This then allows you to follow up on a certain point he made. Maybe you disagree with him, maybe you just want to know more. Either way, you then have a conversation started, and your fellow supervisees will be grateful for the more expansive view on the issue at hand.
How To Prepare Effectively
Understanding the various supervision pedagogies have prepared you for the final section in this article, one that deals with the process of preparation. Inevitably, the short answer to this question remains the same in all higher education institutions: be very familiar with the content of the syllabus. This will help you follow the supervision discussion and anticipate questions from the academics as well as ask your own.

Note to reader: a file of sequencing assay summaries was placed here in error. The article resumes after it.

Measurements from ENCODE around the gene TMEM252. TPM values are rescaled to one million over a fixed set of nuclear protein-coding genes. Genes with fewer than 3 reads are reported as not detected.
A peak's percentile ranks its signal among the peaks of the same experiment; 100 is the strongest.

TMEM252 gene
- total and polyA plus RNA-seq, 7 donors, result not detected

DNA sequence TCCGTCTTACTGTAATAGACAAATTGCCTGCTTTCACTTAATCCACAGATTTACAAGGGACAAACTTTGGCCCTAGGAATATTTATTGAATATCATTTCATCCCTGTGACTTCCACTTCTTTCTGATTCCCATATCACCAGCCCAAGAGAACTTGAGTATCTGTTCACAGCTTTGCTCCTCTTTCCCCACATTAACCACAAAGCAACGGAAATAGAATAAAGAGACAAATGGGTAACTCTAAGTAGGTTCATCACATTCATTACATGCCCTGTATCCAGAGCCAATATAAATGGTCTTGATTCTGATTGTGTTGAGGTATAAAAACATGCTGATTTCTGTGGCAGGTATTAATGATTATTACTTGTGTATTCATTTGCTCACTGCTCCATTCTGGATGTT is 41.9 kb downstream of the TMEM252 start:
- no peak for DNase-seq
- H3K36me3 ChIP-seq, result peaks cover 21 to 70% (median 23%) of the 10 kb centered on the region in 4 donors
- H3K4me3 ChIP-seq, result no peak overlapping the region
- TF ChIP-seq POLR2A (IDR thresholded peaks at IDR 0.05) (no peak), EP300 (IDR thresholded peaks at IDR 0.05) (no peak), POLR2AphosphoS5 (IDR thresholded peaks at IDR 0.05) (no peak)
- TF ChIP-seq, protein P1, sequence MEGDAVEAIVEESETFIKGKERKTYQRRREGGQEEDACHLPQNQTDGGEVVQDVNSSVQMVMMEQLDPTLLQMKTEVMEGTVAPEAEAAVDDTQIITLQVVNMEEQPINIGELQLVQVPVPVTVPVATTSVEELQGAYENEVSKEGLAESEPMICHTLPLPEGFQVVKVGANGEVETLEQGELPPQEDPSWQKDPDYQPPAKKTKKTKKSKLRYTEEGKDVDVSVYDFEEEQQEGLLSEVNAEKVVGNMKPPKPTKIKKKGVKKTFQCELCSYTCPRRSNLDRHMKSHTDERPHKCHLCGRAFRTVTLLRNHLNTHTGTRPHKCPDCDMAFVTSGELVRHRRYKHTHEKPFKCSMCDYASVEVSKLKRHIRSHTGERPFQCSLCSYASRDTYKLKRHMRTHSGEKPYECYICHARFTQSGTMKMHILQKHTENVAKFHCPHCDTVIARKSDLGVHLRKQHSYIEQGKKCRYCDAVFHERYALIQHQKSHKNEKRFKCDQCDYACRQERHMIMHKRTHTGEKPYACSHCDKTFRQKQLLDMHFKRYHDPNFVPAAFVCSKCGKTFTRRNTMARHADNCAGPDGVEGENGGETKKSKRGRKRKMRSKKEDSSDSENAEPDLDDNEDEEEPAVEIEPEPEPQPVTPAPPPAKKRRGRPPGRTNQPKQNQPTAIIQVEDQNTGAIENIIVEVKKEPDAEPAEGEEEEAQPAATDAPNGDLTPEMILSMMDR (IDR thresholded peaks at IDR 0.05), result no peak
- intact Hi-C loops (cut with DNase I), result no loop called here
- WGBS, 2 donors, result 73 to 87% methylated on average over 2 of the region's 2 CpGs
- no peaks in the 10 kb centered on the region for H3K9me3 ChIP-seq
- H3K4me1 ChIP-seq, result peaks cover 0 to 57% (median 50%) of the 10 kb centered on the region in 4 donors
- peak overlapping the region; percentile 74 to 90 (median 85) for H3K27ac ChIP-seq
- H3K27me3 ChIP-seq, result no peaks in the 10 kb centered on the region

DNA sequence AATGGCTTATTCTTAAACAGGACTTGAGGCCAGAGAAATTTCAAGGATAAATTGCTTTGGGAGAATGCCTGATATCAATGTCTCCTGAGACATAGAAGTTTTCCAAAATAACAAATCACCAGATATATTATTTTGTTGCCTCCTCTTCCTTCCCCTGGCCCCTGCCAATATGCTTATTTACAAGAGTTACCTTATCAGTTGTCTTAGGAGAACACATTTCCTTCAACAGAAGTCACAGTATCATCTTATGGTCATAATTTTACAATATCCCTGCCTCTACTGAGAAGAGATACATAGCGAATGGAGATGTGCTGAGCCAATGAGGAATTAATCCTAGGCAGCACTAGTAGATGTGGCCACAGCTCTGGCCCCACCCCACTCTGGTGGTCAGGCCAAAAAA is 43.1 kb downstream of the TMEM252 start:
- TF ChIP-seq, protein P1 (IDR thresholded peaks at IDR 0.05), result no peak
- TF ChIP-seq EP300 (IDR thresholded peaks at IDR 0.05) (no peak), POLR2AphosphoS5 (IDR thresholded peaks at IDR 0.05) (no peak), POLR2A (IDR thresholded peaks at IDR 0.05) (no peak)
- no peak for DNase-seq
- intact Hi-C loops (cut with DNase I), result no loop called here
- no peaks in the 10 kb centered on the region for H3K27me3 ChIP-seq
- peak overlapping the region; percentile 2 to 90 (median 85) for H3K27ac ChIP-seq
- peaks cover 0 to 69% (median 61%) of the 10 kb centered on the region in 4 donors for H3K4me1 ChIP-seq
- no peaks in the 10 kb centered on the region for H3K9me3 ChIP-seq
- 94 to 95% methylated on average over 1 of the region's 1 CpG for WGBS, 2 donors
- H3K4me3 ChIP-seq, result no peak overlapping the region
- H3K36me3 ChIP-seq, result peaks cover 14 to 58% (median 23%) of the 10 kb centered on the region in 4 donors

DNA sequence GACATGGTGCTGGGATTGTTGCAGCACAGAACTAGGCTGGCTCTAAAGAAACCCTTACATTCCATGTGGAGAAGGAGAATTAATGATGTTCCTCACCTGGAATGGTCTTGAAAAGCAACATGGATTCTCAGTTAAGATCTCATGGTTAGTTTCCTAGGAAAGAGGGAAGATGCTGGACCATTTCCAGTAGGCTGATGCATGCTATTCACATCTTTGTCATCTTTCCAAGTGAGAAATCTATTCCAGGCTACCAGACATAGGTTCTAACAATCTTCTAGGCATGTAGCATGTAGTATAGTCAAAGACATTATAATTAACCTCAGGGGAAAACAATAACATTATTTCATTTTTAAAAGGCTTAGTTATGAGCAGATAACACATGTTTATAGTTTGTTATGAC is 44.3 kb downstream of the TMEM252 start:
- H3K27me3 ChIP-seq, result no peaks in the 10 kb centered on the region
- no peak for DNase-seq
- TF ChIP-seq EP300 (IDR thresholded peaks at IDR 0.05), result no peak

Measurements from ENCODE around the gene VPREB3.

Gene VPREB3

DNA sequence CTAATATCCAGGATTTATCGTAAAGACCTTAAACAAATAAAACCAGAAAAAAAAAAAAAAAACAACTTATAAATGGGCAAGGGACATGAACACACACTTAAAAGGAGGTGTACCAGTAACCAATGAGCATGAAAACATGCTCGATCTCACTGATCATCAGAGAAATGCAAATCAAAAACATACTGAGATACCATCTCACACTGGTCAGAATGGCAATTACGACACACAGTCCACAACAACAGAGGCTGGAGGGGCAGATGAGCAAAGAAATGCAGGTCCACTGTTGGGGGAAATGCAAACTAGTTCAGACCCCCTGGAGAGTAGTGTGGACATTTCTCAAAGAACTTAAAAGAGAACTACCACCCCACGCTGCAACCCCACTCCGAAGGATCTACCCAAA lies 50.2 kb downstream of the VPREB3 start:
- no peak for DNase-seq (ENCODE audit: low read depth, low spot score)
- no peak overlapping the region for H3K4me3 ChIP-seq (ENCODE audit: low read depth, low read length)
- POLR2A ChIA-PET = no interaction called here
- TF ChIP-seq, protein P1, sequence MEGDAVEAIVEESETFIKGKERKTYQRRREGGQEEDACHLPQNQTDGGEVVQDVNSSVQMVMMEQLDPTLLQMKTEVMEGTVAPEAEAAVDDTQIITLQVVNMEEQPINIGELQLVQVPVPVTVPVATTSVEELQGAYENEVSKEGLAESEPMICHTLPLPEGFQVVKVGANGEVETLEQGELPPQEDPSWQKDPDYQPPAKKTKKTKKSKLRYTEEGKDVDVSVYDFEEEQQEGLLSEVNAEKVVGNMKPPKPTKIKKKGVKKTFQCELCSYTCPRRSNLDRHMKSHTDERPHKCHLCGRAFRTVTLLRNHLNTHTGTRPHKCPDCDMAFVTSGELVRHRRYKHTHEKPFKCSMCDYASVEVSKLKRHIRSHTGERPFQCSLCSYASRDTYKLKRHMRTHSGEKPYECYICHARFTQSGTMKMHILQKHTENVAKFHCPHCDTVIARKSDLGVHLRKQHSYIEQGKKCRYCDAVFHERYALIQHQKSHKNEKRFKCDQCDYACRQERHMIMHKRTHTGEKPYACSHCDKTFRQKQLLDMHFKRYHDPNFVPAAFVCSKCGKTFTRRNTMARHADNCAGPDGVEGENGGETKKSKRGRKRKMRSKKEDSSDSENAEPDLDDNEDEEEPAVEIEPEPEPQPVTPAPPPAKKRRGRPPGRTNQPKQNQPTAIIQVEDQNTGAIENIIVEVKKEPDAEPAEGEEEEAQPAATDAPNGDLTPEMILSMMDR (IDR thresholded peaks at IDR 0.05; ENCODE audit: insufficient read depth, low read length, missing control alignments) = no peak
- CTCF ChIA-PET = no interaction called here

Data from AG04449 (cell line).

But on a practical level, reading lists in Cambridge are often longer than a student can manage in the brief window allowed for preparation as mentioned above. Some practical tips are as follows:
1. Read Selectively
You probably would’ve guessed that an hour is not enough to cover every single topic in the syllabus. Often, supervisors come into a supervision with an aim as to what needs to be covered, but you can have your own aim of what you want to cover during the supervision – say a more complex topic – and the supervisor will more often than not adjust his aim to meet yours. This allows you to read on certain segments of the syllabus that are more complex and make the most out of the supervision timings.
As a ‘sub-tip’ of sorts, have a list of questions on areas that you are interested in, topics under which you would probably choose to answer in your examinations. (Yes, you have a fair degree of latitude in choosing to answer questions in most examinations!)
As mentioned above, you are not alone in a supervision. Do remember that your other supervisees have the same reading responsibilities, meaning that you can ‘divide and conquer’. While this does not dispense with the need to be familiar with every aspect of the syllabus, dividing up the readings helps to save time.